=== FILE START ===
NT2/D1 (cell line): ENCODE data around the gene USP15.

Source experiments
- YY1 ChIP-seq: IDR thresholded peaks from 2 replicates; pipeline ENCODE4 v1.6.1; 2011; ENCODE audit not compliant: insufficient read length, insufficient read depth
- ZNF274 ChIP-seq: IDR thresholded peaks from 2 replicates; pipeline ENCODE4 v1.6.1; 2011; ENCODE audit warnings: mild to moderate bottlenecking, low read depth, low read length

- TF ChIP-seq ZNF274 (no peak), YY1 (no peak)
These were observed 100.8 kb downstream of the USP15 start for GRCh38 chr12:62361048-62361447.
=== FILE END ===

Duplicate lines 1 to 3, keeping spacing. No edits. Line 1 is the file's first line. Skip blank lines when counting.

NT2/D1 (cell line): ENCODE data around the gene USP15.

Source experiments
- YY1 ChIP-seq: IDR thresholded peaks from 2 replicates; pipeline ENCODE4 v1.6.1; 2011; ENCODE audit not compliant: insufficient read length, insufficient read depth